What if Stephen King made a video game? It'd probably look and play a lot like Alan Wake, where the very first line of dialogue in the game is a quote from the beloved horror author. In this action/adventure game, you take control of crime novelist Alan Wake, who retreats to a mountain cabin with his wife in order to get some writing done. But Alan's wife disappears, along with a whole week's worth of his memories. To find her, and the truth about what happened, he'll have to confront the shadowy figures that haunt the mountain, even though they can turn his worst fears into reality.

Despite its setup, Alan Wake isn't really a horror game. It's more of a supernatural thriller. As such, you'll get a fast-paced story with a lot of twists and turns, as well as interesting combat that combines flashlights that weaken enemies with a variety of tools and weapons that can actually harm them. The story continues in the excellent, short Alan Wake: American NIghtmare, but unfortunately, there hasn't been a real sequel. Marshall Honorof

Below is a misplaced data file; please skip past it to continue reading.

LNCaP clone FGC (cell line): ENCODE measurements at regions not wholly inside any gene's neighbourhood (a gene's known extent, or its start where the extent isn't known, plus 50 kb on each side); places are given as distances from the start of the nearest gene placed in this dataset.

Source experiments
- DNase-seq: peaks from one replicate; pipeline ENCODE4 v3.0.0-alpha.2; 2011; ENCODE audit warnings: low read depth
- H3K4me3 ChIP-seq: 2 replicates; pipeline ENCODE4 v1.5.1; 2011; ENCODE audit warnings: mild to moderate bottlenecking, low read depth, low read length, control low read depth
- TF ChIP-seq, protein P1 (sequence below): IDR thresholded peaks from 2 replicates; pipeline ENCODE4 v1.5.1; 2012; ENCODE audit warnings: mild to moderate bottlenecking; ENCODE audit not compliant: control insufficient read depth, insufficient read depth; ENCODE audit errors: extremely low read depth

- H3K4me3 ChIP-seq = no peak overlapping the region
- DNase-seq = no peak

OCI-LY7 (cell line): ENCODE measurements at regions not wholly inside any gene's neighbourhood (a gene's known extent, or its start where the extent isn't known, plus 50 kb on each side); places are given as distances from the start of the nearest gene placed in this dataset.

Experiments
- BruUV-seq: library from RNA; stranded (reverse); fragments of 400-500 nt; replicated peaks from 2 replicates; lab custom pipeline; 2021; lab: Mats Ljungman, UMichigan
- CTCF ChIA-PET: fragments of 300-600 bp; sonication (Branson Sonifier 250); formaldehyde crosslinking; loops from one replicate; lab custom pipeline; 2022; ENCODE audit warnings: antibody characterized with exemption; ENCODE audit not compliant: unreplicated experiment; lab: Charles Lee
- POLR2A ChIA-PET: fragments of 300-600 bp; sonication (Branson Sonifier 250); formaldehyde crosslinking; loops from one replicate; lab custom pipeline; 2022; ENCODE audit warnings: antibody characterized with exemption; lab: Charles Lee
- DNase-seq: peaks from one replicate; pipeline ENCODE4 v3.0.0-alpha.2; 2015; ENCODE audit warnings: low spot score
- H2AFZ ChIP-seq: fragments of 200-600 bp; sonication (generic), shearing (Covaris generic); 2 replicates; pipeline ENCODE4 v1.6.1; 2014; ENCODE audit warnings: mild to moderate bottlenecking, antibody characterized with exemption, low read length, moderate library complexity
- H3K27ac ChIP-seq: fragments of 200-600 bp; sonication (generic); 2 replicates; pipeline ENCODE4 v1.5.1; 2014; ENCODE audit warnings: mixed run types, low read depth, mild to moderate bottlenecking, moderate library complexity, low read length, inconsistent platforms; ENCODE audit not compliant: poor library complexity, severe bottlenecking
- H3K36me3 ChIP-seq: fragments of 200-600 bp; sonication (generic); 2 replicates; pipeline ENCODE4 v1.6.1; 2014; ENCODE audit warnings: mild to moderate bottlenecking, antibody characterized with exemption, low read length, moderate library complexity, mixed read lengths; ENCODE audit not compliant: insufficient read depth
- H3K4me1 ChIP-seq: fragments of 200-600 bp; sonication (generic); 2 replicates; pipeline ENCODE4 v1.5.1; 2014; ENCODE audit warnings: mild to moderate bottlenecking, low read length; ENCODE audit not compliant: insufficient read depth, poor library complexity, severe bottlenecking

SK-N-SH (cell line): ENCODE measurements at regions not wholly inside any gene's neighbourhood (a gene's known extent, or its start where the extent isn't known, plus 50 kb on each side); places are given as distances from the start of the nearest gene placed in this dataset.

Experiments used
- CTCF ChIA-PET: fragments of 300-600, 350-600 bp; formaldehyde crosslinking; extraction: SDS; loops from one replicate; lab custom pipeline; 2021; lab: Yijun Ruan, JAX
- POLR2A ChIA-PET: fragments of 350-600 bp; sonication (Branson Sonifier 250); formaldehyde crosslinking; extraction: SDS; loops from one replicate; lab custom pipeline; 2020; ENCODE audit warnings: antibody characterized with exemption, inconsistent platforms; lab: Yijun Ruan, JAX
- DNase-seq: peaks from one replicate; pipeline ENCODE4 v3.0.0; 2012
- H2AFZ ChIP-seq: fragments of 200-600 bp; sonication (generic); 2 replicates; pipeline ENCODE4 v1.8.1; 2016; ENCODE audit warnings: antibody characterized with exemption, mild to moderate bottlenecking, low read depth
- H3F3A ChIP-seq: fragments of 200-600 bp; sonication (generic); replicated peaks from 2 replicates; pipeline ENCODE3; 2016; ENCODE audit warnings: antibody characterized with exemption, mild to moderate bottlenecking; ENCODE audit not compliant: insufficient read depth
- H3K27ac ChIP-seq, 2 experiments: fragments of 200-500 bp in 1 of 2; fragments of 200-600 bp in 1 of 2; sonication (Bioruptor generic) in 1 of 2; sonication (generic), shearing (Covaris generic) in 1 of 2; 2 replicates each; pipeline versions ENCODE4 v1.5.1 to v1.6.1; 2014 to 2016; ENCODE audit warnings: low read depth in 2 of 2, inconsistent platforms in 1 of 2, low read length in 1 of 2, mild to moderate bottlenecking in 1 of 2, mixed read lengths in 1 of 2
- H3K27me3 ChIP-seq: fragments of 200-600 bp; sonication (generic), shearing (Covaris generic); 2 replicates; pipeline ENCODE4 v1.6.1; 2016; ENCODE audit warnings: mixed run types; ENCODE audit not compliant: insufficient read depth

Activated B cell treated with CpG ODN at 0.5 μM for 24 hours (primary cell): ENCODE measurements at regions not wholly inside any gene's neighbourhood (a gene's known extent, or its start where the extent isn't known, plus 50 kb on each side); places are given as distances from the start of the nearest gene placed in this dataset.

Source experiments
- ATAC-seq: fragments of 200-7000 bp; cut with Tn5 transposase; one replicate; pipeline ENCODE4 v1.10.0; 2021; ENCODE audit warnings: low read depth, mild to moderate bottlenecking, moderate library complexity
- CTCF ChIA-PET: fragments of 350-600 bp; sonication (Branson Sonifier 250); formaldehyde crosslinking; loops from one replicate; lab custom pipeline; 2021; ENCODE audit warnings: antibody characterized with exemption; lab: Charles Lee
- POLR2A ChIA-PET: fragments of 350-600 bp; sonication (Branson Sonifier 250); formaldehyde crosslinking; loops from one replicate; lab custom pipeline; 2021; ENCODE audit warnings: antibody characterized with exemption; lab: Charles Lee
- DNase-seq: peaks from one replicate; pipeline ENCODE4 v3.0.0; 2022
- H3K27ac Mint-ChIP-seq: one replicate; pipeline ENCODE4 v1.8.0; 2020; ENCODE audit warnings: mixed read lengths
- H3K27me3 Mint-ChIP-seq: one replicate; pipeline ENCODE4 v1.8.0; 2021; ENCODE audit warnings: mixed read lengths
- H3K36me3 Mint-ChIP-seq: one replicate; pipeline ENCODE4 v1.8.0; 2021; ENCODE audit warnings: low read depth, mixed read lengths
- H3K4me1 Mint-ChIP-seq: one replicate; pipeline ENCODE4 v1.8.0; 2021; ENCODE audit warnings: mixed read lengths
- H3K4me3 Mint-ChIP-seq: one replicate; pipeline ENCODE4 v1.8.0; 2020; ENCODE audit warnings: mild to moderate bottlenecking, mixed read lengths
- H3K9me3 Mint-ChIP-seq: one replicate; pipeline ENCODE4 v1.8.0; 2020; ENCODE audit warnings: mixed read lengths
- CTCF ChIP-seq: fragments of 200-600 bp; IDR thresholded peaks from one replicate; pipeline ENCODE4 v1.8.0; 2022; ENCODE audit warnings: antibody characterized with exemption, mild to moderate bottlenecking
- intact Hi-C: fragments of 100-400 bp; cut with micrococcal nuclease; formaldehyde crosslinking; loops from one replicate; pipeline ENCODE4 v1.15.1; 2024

Beyond Good & Evil

The best backwards compatible Xbox games: What to play on Xbox Series X

(Image credit: Ubisoft)

Now that Beyond Good & Evil 2 is on its way, it's the perfect time to catch up with one of Ubisoft's strangest and most beloved cult hits. The game stars Jade: a spacefaring journalist who wants to stop the domineering Alpha Section government from grinding down the free people of the planet Hillys.

From a gameplay perspective, Beyond Good & Evil is pretty standard action/adventure fare. You'll use Jade's staff to fight off enemies, and team up with a handful of intriguing sidekicks, each of whom has a unique special ability. You'll also take photos to document the native wildlife, and how Alpha Section has encroached on Hillys. But the big draw of Beyond Good and Evil is its intriguing cast of characters, in conjunction with its gorgeous level design. Beyond Good and Evil is greater than the sum of its parts, and playing it is the perfect way to get ready for the sequel. Marshall Honorof

Castlevania: Lords of Shadow

(Image credit: Konami)

The Castlevania series pretty much fell apart shortly after Castlevania: Lords of Shadow came out, but we should remember that Lords of Shadow itself was a great game. In this daring reboot of the Castlevania franchise, we follow Gabriel Belmont: an 11th-century adventurer who confronts the forces of darkness in order to bring his beloved wife back from the dead.